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SGX reports on long-suspended counters; 11 of 20 trying to resume trading

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THE Singapore Exchange (SGX) will publish half-yearly updates on long-suspended counters and unveil improvements to the admissions process as part of its efforts to enhance its oversight of companies, the market operator announced on Thursday.

THE Singapore Exchange (SGX) will publish half-yearly updates on long-suspended counters and unveil improvements to the admissions process as part of its efforts to enhance its oversight of companies, the market operator announced on Thursday.

Details about the improvements to the admissions process have not been disclosed, but they will be announced in conjunction with the Association of Banks on Friday. Market sources have told The Business Times that updated guidelines for due diligence on IPOs are expected.

"Our oversight of companies occurs at two stages - the first is at the admission stage, when companies are seeking to list on SGX, and the second is when companies are already listed and we regulate their continuing obligations," SGX chief regulatory officer Tan Boon Gin said at a media briefing. "I believe we can improve on both fronts."

The new report includes notes on the current status of the 20 SGX-listed companies that have been suspended for at least a year.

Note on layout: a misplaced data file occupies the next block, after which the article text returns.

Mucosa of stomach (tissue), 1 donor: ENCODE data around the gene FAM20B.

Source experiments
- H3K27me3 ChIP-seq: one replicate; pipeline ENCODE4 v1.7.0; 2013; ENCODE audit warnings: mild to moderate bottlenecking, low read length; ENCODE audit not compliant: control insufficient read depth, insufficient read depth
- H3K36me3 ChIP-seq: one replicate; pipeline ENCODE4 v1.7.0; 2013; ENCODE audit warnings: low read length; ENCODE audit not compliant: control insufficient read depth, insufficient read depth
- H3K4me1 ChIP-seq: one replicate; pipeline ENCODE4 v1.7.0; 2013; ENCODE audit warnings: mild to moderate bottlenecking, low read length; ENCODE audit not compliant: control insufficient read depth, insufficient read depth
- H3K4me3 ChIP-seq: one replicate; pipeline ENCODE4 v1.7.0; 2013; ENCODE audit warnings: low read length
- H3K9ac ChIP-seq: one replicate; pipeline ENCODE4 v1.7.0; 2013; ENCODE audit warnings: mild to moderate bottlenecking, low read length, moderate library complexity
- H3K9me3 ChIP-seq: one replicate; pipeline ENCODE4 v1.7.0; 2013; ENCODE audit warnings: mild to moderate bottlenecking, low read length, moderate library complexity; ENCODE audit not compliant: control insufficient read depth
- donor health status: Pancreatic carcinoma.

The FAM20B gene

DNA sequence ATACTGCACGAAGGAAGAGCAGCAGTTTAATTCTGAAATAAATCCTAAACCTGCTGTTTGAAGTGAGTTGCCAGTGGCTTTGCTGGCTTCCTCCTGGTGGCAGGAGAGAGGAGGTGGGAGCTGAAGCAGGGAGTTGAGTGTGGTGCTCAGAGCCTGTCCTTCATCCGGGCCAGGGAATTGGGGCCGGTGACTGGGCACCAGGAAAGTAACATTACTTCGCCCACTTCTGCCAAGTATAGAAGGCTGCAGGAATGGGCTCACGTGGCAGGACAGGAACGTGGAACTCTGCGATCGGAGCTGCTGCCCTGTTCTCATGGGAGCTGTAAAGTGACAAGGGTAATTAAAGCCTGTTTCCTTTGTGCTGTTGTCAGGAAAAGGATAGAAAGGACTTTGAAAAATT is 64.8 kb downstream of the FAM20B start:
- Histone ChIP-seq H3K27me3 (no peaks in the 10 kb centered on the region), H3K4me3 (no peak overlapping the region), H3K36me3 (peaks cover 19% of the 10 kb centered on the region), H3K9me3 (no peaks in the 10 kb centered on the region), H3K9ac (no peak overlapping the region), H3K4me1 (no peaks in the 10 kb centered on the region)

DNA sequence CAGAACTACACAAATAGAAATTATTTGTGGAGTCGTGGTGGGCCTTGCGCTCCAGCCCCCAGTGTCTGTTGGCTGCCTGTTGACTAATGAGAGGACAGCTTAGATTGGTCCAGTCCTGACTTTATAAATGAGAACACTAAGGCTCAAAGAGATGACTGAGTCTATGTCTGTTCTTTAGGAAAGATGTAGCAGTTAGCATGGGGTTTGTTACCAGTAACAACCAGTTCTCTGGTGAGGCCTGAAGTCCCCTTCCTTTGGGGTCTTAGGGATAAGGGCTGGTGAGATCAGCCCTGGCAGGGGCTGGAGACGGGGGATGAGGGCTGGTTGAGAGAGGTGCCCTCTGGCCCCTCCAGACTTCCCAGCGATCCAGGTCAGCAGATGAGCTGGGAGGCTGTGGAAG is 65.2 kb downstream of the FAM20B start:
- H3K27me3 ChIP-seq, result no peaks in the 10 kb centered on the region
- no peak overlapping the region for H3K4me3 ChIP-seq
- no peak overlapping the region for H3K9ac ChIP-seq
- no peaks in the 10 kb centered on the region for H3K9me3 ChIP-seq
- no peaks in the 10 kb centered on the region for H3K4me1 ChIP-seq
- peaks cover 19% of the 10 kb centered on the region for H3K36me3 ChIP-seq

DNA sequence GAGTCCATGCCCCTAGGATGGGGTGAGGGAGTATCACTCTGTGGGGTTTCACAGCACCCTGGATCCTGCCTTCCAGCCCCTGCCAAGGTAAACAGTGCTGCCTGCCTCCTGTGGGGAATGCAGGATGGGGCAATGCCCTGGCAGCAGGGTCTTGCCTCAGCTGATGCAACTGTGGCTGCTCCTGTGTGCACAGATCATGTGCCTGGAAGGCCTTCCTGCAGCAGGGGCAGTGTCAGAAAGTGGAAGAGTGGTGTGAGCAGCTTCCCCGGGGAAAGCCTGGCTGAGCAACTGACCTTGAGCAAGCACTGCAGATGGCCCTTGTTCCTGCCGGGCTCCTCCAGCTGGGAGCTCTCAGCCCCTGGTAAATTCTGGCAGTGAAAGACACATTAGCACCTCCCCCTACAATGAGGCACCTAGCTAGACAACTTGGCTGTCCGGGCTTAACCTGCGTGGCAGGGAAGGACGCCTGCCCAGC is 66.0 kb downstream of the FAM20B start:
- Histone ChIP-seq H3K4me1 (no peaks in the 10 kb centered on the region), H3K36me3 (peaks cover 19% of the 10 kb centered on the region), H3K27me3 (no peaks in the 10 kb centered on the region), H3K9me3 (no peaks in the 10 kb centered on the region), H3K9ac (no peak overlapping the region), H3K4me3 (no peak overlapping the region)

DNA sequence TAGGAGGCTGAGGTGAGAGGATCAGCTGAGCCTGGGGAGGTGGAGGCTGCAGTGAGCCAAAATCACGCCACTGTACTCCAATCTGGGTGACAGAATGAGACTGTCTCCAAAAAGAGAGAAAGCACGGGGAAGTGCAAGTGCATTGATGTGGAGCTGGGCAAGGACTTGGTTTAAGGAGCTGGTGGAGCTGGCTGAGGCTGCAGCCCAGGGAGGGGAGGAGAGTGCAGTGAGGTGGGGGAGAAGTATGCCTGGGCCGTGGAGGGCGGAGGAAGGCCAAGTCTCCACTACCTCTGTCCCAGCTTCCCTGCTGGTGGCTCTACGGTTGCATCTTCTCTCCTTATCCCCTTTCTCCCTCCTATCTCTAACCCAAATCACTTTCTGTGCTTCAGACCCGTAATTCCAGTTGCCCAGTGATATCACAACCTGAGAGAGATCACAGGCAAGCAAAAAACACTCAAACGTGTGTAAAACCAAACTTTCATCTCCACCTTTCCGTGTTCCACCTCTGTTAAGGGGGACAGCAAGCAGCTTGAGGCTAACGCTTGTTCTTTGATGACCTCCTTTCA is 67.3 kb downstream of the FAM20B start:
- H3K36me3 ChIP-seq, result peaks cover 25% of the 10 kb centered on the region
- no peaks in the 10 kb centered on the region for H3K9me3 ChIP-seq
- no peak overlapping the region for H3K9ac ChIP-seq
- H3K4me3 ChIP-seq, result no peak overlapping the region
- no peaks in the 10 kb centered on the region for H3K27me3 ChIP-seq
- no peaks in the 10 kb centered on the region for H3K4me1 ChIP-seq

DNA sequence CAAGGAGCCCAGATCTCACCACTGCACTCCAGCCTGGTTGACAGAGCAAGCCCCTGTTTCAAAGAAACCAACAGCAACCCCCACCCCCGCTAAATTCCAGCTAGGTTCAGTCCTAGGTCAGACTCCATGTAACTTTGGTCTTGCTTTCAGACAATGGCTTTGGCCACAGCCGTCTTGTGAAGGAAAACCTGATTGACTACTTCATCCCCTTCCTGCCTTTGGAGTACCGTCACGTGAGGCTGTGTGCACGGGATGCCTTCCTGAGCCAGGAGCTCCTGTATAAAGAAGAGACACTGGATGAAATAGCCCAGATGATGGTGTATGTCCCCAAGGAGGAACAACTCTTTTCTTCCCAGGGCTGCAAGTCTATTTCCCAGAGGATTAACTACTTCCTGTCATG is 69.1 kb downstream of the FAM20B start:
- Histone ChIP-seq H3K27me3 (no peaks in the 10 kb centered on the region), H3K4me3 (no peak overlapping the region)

Of those, 11 are exploring trading resumptions or reverse takeovers. Four are being delisted, of which two are exploring making an exit offer. Three are in the midst of litigation or have been placed under judicial management. Another two have yet to fully respond to SGX's queries.

The median length of suspension for those companies is just under three years. Fibrechem Technologies, which is currently exploring a reverse takeover after being placed under provisional liquidation, has had the longest suspension, dating back to Feb 25, 2009. The shortest suspension is from Golden Energy And Resources, which completed a reverse takeover in 2015 and has until June 30, 2016, to restore its public float. Golden Energy has been suspended since April 23, 2015.

Some of the information in the updates was discovered by SGX through communications with the companies and has not been announced to the market.

For example, in the case of China Sun BioChem Technology Group Co, SGX's report revealed that the company's directors last informed the exchange that the company had no viable business or financial resources to maintain its listing status. The company, which was suspended in March 2009, last made an announcement in 2012.

"In many instances, the companies have been making few, or even no, disclosures in recent times," Mr Tan said. "SGX has therefore decided in these instances to provide updates on our engagement with the companies, so as to make transparent to shareholders our engagement efforts."

Veteran trader Mano Sabnani welcomed the updates.

"Some of these companies have literally stopped announcing anything," he said. "Even if it's a blank, it's good for the stock exchange to say for so and so company we have not been able to get anything from them."